GtPGKogPYT4p61R1biicqBXsUzo" /> Google+ Prime Suspects: A Clone Detective Mystery, by Jim Bernheimer | I Smell Sheep

Friday, October 5, 2012

Prime Suspects: A Clone Detective Mystery, by Jim Bernheimer

I normally am not a huge fan of mystery novels, however I do enjoy the genre on occasion. And if there's some pretty cool sci-fi stuff involved then that's just icing on the cake as far as I'm concerned. Prime Suspects: A Clone Detective Mystery is set in the distant future when interstellar travel and the mass production of clones to do the actual work of settling planets has become commonplace. In his day, David Bagini was the best homicide detective on Darwin which made him an ideal candidate for a clone contract. Now his clones make up the homicide department of an entire planet. However, when the original David Bagini is found dead in his home it's up to the newest member of the department, Bagini Forty-Two, to solve the case. The problem is there's only one set of DNA at the crime scene and all forty-one suspects look pretty damn similar.

Overall I really liked this book and I'd recommend it for any of my sci-fi readers who are looking for a good mystery. I think what I liked the most about this book was seeing how the different Bagini clones developed over their lifetimes, which shows that they're not just mass-produced objects but proper people. There's the Bagini that became a dirty cop, the Bagini that became a hopeless alcoholic, and the Bagini that got religion. All of them started in a similar line of work with the same basic personality, but developed differently based on their own experiences. Of course, since this was a rather short book there wasn't much time to develop the idea to its fullest, but I think it did an excellent job in the time it had.

As for the actual mystery, I've got to admit I'm kind of on the fence. Since all the suspects have the same DNA, CSI-style lab wizardry isn't going to be any help, which I appreciate. However this also means that Bagini Forty-Two has to rely on the old methods of who has the opportunity and motive to commit the murder. And while I understand that it's part of good detective work I feel it leads to the detective making their accusation to the perpetrator and then the criminal mastermind spills the beans immediately on how and why they did it. I know I'm complaining that fiction doesn't follow real life exactly, but it always feels too darn neat and tidy for me. That said, it was still a pretty good detective novel and I enjoyed working on the case with Forty-Two.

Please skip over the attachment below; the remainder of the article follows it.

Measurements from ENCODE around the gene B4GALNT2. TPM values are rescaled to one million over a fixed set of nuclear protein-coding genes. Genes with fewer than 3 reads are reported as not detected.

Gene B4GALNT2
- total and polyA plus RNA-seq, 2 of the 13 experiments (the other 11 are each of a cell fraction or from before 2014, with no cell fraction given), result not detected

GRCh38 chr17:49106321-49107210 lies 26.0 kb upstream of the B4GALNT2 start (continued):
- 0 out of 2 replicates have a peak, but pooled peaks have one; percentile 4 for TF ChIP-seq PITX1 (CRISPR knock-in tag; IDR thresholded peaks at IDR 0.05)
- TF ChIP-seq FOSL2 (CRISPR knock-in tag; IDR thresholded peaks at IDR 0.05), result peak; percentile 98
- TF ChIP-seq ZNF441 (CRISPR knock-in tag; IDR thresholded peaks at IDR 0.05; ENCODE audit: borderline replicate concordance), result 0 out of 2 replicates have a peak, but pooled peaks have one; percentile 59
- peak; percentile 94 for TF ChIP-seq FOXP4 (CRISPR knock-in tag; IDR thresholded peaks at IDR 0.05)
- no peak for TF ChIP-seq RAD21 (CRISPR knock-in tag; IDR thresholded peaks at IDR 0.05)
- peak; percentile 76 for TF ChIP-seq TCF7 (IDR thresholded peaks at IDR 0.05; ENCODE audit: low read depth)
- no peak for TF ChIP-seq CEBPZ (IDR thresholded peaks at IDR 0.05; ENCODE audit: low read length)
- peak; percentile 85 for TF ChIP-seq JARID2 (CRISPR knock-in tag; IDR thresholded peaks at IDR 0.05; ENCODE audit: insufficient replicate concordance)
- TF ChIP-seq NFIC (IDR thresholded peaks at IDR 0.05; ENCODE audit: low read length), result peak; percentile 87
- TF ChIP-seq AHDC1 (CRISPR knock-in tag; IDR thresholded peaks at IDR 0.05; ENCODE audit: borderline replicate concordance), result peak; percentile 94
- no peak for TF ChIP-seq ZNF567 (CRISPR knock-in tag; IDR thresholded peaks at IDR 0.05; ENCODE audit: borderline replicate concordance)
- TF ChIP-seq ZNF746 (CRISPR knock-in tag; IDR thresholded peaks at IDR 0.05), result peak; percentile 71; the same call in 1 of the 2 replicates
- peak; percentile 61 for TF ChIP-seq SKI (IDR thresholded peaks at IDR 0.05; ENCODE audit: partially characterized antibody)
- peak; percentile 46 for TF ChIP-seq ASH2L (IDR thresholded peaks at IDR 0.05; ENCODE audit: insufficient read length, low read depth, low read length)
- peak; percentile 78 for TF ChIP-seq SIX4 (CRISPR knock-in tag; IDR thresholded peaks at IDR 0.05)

My only other big complaint about Prime Suspects was the fairly big plot twist at the end. It makes a lot of sense in hindsight, but I still felt blind-sided and would have appreciated just one or two more hints. I think I enjoy plot twists a lot better when I can kind of predict them coming, or at least look back and see the evidence that they were coming but I didn't notice the first time. Again, that's more a matter of personal preference rather than anything else.

I definitely would recommend Prime Suspects for all my readers and I greatly appreciated the small Hitch-hiker's Guide to the Galaxy references as well. Come back next week when I talk about one of Bernheimer's other books, Confessions of a D-List Supervillain.

- Kalpar


  1. I'm not a big mystery fan either, but I enjoyed the SF/Mystery combination. Definately worth the read.

  2. Sounds like a good book when all is said and done. Love the tid bits of Hitchhiker that are thrown in. Nice review